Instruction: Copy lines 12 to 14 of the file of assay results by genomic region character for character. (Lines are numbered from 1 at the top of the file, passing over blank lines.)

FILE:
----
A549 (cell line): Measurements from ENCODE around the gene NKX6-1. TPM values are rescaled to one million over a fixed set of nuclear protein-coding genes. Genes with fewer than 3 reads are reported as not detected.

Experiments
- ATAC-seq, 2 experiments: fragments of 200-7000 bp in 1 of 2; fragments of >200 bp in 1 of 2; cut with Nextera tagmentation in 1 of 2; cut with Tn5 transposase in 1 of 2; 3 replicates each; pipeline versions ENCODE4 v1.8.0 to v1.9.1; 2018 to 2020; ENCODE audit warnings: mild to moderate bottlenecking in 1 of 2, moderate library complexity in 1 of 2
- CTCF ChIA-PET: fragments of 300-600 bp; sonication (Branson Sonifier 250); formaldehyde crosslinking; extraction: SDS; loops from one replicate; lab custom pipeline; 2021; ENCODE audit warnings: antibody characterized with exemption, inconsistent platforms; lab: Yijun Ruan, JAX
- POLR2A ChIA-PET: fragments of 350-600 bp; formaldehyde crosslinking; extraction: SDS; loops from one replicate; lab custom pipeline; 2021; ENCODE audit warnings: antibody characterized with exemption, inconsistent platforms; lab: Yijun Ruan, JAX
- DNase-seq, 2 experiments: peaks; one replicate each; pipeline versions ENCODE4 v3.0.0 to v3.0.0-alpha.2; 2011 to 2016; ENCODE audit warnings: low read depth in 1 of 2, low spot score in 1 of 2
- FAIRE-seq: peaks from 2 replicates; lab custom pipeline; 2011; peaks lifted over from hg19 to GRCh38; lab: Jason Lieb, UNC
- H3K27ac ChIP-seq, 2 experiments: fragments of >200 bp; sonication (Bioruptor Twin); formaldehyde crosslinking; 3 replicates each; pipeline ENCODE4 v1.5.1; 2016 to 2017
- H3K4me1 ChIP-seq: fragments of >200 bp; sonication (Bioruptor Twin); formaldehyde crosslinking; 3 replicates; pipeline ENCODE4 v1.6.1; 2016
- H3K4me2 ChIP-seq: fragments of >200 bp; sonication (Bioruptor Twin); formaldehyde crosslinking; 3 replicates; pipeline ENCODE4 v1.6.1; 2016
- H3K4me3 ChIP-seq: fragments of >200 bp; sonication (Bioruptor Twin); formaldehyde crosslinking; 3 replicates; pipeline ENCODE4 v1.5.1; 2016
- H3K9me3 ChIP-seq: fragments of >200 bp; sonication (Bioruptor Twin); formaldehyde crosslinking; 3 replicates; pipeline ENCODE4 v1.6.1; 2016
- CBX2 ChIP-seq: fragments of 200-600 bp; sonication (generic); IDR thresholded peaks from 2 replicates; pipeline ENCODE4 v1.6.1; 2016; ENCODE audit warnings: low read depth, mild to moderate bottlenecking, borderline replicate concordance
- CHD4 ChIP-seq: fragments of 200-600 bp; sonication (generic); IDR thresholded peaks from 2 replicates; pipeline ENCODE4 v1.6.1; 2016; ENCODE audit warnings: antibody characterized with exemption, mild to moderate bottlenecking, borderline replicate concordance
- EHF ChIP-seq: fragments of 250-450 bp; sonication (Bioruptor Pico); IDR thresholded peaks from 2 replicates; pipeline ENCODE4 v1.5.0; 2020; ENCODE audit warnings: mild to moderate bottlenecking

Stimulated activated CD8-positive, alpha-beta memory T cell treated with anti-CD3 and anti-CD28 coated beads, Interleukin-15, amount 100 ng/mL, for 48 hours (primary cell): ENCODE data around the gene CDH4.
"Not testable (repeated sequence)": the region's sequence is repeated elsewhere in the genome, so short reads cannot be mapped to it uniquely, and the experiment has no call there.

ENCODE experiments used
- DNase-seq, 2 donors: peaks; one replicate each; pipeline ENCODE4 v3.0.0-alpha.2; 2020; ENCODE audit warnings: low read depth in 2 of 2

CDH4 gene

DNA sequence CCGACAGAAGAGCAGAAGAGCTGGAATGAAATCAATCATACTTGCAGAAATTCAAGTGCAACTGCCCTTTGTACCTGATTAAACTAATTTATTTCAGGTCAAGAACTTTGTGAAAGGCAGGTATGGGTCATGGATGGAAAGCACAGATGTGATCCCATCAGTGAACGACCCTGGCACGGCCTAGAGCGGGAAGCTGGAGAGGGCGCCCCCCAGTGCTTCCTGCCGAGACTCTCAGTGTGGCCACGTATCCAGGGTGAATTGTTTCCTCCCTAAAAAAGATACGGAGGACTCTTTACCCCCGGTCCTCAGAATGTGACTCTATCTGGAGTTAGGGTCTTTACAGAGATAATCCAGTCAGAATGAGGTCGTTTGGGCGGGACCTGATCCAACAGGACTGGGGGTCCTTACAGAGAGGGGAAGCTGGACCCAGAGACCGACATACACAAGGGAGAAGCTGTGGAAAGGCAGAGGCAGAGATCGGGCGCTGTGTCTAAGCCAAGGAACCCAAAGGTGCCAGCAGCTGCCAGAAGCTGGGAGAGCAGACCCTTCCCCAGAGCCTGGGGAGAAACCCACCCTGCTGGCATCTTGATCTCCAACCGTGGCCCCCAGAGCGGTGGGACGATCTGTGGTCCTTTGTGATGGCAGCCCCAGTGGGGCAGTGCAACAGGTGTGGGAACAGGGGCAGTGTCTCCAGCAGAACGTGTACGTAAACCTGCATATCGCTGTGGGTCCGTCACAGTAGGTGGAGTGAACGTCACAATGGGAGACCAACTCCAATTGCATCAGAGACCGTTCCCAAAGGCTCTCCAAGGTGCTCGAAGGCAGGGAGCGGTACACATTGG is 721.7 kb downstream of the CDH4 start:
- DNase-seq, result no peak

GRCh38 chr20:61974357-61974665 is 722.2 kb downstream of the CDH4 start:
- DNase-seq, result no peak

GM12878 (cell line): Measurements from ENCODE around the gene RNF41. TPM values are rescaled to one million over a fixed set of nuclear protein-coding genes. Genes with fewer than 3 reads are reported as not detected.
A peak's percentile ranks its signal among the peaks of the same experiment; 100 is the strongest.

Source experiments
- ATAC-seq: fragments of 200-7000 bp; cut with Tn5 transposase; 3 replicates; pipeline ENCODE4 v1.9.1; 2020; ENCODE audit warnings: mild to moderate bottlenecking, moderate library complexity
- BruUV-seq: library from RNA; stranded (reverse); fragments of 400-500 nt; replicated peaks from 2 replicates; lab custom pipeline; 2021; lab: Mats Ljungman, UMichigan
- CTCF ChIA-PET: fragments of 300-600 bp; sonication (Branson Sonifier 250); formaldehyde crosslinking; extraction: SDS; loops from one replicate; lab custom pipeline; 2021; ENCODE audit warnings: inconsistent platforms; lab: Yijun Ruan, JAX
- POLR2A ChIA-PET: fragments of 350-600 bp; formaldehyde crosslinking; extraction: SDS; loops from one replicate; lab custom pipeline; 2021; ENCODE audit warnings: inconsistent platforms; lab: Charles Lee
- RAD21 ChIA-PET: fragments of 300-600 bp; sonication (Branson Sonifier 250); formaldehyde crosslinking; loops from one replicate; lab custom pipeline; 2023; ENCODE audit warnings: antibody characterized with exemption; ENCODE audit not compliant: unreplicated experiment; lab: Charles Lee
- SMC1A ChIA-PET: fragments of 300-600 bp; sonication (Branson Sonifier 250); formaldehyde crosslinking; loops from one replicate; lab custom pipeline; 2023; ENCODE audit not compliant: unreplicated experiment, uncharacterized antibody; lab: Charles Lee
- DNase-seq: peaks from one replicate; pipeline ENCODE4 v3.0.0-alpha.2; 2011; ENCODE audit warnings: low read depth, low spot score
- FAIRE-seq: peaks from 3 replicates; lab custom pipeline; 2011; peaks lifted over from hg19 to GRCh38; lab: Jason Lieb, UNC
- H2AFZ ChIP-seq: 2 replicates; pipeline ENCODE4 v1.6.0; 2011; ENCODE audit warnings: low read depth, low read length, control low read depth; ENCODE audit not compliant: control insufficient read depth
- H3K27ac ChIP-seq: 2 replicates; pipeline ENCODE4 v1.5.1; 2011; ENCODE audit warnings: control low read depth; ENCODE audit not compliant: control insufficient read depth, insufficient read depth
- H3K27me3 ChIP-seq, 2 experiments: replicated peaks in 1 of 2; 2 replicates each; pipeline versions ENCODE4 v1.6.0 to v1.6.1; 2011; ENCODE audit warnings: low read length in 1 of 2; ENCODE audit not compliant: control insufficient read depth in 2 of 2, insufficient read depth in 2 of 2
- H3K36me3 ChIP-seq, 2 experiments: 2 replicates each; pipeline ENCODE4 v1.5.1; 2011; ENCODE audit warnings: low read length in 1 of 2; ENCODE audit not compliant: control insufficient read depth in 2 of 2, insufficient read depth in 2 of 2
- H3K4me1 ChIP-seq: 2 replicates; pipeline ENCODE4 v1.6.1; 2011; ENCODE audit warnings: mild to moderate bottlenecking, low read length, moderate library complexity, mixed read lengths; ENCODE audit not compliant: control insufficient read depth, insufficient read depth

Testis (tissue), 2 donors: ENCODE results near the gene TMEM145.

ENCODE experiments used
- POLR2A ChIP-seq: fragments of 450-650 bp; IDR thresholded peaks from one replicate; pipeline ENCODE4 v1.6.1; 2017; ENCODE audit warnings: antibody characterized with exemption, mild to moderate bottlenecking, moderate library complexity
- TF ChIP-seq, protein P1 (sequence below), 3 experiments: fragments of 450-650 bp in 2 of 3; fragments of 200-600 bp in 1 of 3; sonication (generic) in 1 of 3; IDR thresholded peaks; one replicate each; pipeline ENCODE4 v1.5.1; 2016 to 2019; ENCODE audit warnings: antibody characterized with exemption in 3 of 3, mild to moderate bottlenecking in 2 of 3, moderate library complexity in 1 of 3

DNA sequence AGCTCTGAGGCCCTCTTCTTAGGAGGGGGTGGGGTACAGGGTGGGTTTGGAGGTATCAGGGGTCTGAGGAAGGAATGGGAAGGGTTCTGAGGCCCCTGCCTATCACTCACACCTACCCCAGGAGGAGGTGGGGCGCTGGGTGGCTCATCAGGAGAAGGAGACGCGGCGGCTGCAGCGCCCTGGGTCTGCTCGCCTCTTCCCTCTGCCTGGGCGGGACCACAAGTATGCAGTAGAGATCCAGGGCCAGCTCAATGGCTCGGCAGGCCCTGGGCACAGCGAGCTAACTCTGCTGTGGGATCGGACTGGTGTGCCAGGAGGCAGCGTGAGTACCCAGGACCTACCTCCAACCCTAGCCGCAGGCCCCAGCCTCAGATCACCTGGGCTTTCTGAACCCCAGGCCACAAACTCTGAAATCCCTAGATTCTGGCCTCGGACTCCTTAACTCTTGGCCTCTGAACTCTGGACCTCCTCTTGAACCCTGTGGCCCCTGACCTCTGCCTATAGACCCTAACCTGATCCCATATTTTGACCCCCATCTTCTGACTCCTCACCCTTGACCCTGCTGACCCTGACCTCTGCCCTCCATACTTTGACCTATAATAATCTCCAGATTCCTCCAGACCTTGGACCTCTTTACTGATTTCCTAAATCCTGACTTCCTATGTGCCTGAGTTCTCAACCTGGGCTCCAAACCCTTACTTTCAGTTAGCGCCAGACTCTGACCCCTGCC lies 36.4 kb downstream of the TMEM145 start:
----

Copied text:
- H3K9me3 ChIP-seq: fragments of >200 bp; sonication (Bioruptor Twin); formaldehyde crosslinking; 3 replicates; pipeline ENCODE4 v1.6.1; 2016
- CBX2 ChIP-seq: fragments of 200-600 bp; sonication (generic); IDR thresholded peaks from 2 replicates; pipeline ENCODE4 v1.6.1; 2016; ENCODE audit warnings: low read depth, mild to moderate bottlenecking, borderline replicate concordance
- CHD4 ChIP-seq: fragments of 200-600 bp; sonication (generic); IDR thresholded peaks from 2 replicates; pipeline ENCODE4 v1.6.1; 2016; ENCODE audit warnings: antibody characterized with exemption, mild to moderate bottlenecking, borderline replicate concordance